MADISON, Wis. (AP) – Veterans opposed to a bill affecting asbestos-exposure lawsuits in Wisconsin urged Gov. Scott Walker on Monday to stop the measure, arguing that it would deny justice to asbestos victims.

    The heavily lobbied proposal would require plaintiffs who have suffered from asbestos exposure to reveal how many businesses their attorneys plan to sue. They would also have to go after money from an asbestos trust before they could sue for more in court.

    Proponents, including Wisconsin’s chamber of commerce and Republican sponsors, argue the bill is needed to prevent filing multiple claims against both trust funds set up to pay victims of asbestos exposure as well as individual businesses.

    Opponents who gathered Monday strongly disagreed.

    “If you think that the bill is protecting the rights of victims, it is not. It is about protecting corporations,” said a tearful Renee Simpson, state commander of the Wisconsin Veterans of Foreign Wars. She held up a picture of her dad, a U.S. Army veteran, who died in 2013 nine months after being diagnosed with mesothelioma, a form of cancer caused by asbestos exposure.

    The Senate passed the bill last week on a narrow 17-16 vote. A similar version previously passed the Assembly and it’s expected to pass again Thursday, the last day of the session, which would send it to Walker.

    Walker said Monday in Milwaukee that he has heard from veterans on both sides of the issue, and he’s waiting to see what happens in the Legislature.

    “I haven’t looked at the particulars of the bill, but as I understand it, it’s really about keeping trial attorneys from double dipping,” Walker said when asked about the issue.

    The issue has divided veterans. Steve Chesna, state commander of AMVETS, sent a letter in January supporting the bill, saying it will ensure that “valuable resources are not depleted by unscrupulous lawyers convincing clients to double and triple dip for one individual for one claim.”

    That concern over plaintiffs suing both businesses and the trust funds in order to maximize their awards has been the rallying cry of proponents from the beginning, said Jason Johns, legislative officer for the Wisconsin Military Order of the Purple Heart.

    But under changes made to the bill by the Senate “there’s no way to hide a claim,” Johns said. The bill now requires those bringing a lawsuit to disclose within 30 days whether they are also seeking money from a trust, Johns said.

    The bill originally required there to be a six-month delay before a trial could start, after a claim was stated, but the Senate removed that. Now it is all about disclosing multiple claims, said its sponsor, Sen. Glenn Grothman, R-West Bend.

    “I don’t know what anyone would object to,” he said.

    Asbestos, a building material linked with cancer and other health problems, has been the subject of lawsuits awarding billions of dollars in damages. As health concerns became clearer, and the number of lawsuits swelled, companies forced into bankruptcy because of asbestos litigation transferred their assets and liabilities to trusts established to pay current and future asbestos victims.

    At least 100 companies have gone into bankruptcy in part from liabilities tied to asbestos, according to a 2011 Government Accountability Office report. There are 60 asbestos trusts, with about $37 billion in assets, according to the GAO report.

    Credit:  

    Veterans call for end to asbestos lawsuit bill

    Essex firm faces $125K fine in asbestos case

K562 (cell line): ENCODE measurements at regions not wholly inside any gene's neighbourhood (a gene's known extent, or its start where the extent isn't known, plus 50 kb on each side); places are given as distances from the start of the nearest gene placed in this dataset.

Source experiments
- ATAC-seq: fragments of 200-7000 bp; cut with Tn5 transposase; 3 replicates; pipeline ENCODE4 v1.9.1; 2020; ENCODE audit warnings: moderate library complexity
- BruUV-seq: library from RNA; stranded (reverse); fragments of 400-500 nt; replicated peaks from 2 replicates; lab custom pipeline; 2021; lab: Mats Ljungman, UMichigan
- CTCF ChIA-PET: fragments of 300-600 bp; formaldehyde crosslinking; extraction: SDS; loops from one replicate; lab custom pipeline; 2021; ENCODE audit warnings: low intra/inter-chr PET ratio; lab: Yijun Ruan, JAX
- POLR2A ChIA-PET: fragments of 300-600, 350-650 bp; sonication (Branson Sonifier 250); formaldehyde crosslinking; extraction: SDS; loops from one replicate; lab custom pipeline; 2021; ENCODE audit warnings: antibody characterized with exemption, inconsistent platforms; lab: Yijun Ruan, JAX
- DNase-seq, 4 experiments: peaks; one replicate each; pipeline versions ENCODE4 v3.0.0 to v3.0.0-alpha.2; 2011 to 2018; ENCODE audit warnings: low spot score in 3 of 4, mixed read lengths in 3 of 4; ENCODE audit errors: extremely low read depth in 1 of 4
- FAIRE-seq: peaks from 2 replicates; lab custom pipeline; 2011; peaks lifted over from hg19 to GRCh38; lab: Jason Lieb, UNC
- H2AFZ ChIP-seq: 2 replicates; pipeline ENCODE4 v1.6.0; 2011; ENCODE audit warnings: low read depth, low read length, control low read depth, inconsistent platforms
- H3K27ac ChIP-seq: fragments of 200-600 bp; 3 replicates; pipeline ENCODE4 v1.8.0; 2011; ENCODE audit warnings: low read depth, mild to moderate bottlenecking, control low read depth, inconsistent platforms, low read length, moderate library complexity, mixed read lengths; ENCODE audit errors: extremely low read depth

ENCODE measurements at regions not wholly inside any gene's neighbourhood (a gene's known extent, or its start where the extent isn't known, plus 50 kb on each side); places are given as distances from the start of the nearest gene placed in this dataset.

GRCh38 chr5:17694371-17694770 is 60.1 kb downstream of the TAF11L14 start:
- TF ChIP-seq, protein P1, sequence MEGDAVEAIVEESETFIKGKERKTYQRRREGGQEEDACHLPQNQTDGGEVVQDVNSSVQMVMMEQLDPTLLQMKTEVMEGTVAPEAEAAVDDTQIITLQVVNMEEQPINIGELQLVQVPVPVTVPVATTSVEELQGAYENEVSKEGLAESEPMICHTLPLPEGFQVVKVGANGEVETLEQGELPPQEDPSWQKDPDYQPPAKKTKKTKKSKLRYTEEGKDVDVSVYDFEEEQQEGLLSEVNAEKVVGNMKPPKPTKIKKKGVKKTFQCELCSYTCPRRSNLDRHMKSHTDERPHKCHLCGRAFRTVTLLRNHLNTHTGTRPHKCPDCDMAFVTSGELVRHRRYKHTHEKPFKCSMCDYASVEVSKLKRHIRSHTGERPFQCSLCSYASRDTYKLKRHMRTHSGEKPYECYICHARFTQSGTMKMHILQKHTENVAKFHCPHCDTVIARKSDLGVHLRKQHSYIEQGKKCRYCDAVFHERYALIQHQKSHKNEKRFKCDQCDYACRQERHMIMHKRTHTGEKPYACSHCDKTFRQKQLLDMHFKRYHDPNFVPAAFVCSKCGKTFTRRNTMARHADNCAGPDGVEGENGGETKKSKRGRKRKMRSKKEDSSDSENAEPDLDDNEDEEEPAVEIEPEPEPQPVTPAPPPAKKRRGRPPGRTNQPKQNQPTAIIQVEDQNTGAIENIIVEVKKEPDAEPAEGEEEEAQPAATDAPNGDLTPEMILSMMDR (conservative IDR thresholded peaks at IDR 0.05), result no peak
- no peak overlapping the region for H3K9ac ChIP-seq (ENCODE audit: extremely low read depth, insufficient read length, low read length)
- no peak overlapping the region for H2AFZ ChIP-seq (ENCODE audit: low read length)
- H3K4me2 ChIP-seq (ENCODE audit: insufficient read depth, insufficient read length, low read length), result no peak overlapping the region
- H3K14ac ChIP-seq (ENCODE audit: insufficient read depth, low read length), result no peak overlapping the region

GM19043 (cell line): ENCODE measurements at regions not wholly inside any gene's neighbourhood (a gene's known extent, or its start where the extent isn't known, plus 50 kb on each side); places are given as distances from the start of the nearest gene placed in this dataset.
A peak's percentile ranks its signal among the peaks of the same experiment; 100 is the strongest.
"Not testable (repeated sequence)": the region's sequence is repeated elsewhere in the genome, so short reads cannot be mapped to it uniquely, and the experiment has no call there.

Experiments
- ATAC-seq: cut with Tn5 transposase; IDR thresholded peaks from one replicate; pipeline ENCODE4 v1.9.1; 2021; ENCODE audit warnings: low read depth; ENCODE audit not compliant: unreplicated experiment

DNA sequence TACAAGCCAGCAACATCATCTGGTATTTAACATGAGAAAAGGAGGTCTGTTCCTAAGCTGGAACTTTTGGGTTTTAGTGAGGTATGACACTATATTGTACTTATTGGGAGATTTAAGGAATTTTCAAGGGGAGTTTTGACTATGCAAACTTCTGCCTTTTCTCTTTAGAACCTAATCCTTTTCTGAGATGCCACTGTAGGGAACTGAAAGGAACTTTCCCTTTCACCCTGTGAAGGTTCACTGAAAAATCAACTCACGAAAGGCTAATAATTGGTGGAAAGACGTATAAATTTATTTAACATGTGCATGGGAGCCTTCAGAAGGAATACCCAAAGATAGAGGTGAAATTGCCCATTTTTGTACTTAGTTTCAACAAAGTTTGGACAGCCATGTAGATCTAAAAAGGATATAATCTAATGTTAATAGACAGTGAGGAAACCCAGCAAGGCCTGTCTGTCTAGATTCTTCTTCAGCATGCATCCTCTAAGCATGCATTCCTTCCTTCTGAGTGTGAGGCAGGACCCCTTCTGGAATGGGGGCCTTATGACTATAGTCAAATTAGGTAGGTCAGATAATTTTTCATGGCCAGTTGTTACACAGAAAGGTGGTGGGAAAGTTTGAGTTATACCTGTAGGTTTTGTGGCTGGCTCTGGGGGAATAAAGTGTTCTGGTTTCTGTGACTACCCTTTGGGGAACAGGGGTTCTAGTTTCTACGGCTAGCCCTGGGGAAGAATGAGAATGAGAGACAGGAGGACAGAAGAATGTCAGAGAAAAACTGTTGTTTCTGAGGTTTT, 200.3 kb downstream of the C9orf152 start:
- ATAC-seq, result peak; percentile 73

BOSTON — An Essex-based demolition company has been ordered by the state Attorney General’s Office to pay up to $125,000 in civil penalties to resolve allegations of improper handling and disposal of asbestos during the demolition of a building in Worcester.

    According to the complaint, filed Thursday with the consent judgment in Suffolk Superior Court, McConnell Enterprises Inc. — a state-licensed asbestos removal contractor that is headquartered on Icehouse Lane in Essex but has its equipment yard in Braintree — uncovered piping wrapped with asbestos insulation during demolition of Worcester’s former Crompton and Knowles building in 2011. The material was left hanging three stories above the ground, putting workers and others in the area at “risk of contact with harmful fibers” for an extended period of time, the AG’s office claims.

    A spokesman from McConnell’s Essex office did not return a phone message Friday seeking comment.

    State Attorney General Martha Coakley, in a prepared statement, said the case is one she is taking seriously.

    “Our office takes the mishandling of asbestos very seriously because of the health effects,” Coakley said. “Companies working with asbestos-containing materials must be held to the highest standards of care as ordered under our state air laws and regulations.”

    The complaint further alleges that McConnell also failed to follow proper notification procedures, preventing the state Department of Environmental Protection from conducting appropriate oversight of the company’s asbestos removal activities.

    “Licensed asbestos contractors are fully aware of the removal, handling, packaging and storage requirements that must be followed when dealing with asbestos-containing materials and of the requirement to provide notification to MassDEP in advance of this work,” said MassDEP Commissioner Kenneth Kimmell. “Asbestos is a known carcinogen, and following the rules is imperative to protect workers as well as the general public and environment. Failure to do so will result in significant penalty exposure, as well as escalated cleanup, decontamination and monitoring costs.”

    The AG’s office alleges that, in order to secure payment under its demolition contract with the city of Worcester, McConnell falsely certified that it had complied with the applicable laws and regulations, violating the Massachusetts False Claims Act. The complaint also alleges various violations of the commonwealth’s air pollution prevention statute, its asbestos regulations, and its solid waste management statute and regulations.